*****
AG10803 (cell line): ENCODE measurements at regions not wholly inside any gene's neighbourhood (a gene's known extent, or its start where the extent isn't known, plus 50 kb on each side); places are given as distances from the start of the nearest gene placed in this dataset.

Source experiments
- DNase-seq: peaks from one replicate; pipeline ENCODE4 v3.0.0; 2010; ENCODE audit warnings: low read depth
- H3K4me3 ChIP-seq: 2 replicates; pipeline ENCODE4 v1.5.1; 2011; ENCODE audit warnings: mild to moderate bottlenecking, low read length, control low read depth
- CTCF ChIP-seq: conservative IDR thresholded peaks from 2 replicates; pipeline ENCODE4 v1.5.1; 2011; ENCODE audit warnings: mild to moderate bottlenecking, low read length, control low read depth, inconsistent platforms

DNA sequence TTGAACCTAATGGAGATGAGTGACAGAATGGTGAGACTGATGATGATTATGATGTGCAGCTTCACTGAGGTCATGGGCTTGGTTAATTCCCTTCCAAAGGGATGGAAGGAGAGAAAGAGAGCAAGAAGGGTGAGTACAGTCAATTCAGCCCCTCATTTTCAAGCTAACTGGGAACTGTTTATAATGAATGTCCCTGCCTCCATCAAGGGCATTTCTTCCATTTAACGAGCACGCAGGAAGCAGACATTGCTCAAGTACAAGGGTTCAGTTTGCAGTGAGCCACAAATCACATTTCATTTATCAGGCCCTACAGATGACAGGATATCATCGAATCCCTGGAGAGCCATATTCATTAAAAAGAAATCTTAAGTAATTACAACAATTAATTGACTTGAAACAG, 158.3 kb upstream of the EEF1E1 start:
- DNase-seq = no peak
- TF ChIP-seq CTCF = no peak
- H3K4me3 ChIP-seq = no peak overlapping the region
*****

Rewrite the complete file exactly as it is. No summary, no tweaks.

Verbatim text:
AG10803 (cell line): ENCODE measurements at regions not wholly inside any gene's neighbourhood (a gene's known extent, or its start where the extent isn't known, plus 50 kb on each side); places are given as distances from the start of the nearest gene placed in this dataset.

Source experiments
- DNase-seq: peaks from one replicate; pipeline ENCODE4 v3.0.0; 2010; ENCODE audit warnings: low read depth
- H3K4me3 ChIP-seq: 2 replicates; pipeline ENCODE4 v1.5.1; 2011; ENCODE audit warnings: mild to moderate bottlenecking, low read length, control low read depth
- CTCF ChIP-seq: conservative IDR thresholded peaks from 2 replicates; pipeline ENCODE4 v1.5.1; 2011; ENCODE audit warnings: mild to moderate bottlenecking, low read length, control low read depth, inconsistent platforms

DNA sequence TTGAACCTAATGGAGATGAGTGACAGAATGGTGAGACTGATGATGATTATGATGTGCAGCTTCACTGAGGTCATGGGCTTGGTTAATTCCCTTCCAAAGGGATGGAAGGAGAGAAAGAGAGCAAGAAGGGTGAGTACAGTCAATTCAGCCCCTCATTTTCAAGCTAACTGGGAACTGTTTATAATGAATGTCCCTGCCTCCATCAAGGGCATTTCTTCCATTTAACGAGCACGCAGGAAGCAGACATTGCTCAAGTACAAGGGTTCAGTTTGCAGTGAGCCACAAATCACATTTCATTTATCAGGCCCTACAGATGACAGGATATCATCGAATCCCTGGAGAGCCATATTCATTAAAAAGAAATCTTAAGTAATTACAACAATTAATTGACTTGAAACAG, 158.3 kb upstream of the EEF1E1 start:
- DNase-seq = no peak
- TF ChIP-seq CTCF = no peak
- H3K4me3 ChIP-seq = no peak overlapping the region